Whole body UV-A exposure was delivered using a commercially available UV-A light therapy system (Waldmann, UV302 L, Germany). UV-A light occurs naturally in the 315–400 nm wavelength band, and the present system emitted light at wavelengths between 315 and 351 nm. In all conditions, participants lay supine on a medical plinth for the duration of the experiment and wore shorts and protective glasses. Participants were instructed to close their eyes for the duration of the light exposures. During CON, the UV-A system remained off. The trials were conducted in a temperature-controlled laboratory (22 ± 1.3 °C). The dose of UV-A was automatically calculated based on exposure time and calibrated irradiance at a distance of 21 cm from the abdominal skin. Exposure time was 15 min in UVA10 and 30 min in UVA20. Calibration of the UV-A light source was conducted as per the manufacturer’s instructions.

Experimental procedures

On arrival, stature and body mass were recorded following the bladder void. Upon lying supine for a period of 30 min prior to baseline measurements, an intravenous catheter was inserted into the antecubital vein of each participant for collection of venous blood samples. In the UVA10 condition, participants lay supine for an additional 15 min prior to baseline measurements to time-match the duration of the experiment across all three conditions. Skin temperature was continuously monitored (Squirrel SQ2022, Cambridge, England) via thermistors placed at four anatomical sites (triceps, chest, quadriceps, and calf). Participants were fitted with a heart rate (HR) monitor (Polar Electro, Oy, Finland), which was continuously monitored by telemetry. Resting \({{\dot{V}}}{\rm O}_{2}\) was measured via indirect calorimetry using breath-by-breath analysis (Medgraphics, Milan, Italy). The volume measurement of the system was calibrated prior to each trial using a 3-L syringe as per the manufacturers’ instructions. Gas analyser calibration was performed with two gases of known concentrations (calibration gas: 5% carbon dioxide, 12% oxygen and nitrogen balance and reference gas: 21% oxygen and nitrogen balance) (Air Liquide Healthcare, Belgium). Resting \({{\dot{V}}}{\rm O}_{2}\) data were taken as an average for 20 min at baseline, during treatment, and for 30 min post-exposure. Upper and lower limits of agreement were calculated for resting \({{\dot{V}}}{\rm O}_{2}\), and data points exceeding two standard deviations from the mean were excluded from analysis. Resting metabolic rate (RMR) was estimated using the following equation: RMR = \({{\dot{V}}}{\rm O}_{2}\) (L/min−1) × calorific value. The calorific values were calculated from the respiratory exchange ratio using data from Lusk (1923). Brachial BP was measured in triplicate with 1 min between measures at baseline, immediately after light exposure (0 min), and 30 min after exposure using a manual stethoscope and sphygmomanometer (Accoson, London, UK), with the pressure cuff placed at the upper part of the non-dominant arm positioned at the level of the right atrium. Mean values were used for analysis. Mean arterial BP (MAP) was calculated using the following equation: MAP = [(2 × diastolic pressure + systolic pressure)/3]. Following each BP measure, 8 mL of venous blood was collected from the opposite arm at baseline, 0 min, and 30 min post-exposure. Blood was collected in vacutainers containing EDTA and immediately centrifuged at 4000 rpm at 4 °C for 10 min (Harrier 18/80, MSE, UK). Plasma was extracted and immediately stored at − 80 °C for later analysis of [NO3] and [NO2]. Intravenous lines were flushed with 2 mL of 0.9% saline solution immediately following each blood draw.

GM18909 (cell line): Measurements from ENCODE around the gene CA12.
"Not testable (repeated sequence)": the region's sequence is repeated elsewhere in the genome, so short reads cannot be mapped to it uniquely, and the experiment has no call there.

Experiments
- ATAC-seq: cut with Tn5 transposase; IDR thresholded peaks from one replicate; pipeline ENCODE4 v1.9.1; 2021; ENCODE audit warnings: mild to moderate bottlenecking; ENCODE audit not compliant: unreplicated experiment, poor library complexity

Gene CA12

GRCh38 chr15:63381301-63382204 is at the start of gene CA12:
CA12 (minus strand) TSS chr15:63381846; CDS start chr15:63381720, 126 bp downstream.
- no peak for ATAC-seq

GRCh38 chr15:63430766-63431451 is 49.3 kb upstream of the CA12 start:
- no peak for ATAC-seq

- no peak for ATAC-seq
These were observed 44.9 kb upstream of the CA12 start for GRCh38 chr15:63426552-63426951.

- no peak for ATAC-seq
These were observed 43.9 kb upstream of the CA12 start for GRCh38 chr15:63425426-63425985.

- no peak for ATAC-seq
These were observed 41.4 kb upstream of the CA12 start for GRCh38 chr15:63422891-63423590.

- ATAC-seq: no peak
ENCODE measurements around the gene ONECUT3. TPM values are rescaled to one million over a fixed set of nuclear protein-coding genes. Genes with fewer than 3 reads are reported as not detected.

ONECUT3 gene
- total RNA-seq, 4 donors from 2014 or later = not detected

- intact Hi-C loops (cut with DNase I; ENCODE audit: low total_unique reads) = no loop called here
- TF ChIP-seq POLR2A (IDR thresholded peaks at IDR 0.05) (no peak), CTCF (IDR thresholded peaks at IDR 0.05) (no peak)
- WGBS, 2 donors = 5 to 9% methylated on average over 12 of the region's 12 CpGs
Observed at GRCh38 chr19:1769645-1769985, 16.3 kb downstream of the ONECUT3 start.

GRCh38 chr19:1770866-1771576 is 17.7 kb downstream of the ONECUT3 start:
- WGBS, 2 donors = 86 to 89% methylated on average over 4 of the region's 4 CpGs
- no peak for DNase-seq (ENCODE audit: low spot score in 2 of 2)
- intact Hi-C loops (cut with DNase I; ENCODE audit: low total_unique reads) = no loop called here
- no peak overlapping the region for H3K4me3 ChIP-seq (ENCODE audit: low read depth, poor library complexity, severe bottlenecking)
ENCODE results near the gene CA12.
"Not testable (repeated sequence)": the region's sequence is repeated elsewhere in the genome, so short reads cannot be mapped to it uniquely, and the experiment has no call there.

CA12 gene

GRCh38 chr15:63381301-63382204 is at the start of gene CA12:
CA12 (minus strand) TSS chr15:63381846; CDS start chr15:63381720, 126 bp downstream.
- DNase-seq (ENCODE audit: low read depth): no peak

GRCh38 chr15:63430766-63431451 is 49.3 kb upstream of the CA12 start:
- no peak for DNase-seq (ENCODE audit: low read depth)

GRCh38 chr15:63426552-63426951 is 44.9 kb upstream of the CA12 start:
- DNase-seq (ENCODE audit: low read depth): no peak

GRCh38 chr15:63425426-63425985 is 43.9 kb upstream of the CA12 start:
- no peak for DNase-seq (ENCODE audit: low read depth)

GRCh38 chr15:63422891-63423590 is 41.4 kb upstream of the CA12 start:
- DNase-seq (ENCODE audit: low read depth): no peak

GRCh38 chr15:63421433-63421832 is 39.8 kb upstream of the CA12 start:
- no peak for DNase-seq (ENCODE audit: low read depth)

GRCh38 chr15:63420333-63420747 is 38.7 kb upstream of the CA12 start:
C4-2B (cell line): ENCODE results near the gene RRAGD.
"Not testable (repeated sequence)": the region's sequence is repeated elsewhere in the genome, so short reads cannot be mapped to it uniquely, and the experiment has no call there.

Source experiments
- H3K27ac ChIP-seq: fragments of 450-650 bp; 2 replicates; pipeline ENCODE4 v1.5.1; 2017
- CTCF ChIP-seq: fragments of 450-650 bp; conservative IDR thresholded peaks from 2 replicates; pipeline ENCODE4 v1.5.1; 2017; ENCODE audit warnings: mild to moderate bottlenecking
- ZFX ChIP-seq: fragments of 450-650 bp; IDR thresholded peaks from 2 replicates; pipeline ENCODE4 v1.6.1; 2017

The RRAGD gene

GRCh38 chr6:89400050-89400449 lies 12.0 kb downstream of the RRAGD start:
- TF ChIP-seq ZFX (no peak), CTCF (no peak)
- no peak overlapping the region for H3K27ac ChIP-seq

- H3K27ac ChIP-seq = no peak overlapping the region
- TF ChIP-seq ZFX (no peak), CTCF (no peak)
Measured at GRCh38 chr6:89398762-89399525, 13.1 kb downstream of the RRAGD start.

Analysis of plasma NO metabolites

Gas-phase chemiluminescence was used to determine plasma [NO3] and [NO2], as previously described (Pinder et al. 2008; Muggeridge et al. 2014; McIlvenna et al. 2017). Briefly, following the creation of a standard curve at several concentrations (0–1000 nM for NO2) and (0–100 µM for NO3), samples were thawed in a water bath at 37 °C for 3 min. Plasma samples were injected in duplicate into a customized enclosed purge vessel containing the respective reagent mixture. For the determination of NO2, a reagent containing 1% sodium iodide in 4 mL of glacial acetic acid kept at 50 °C was used to reduce NO2 to NO.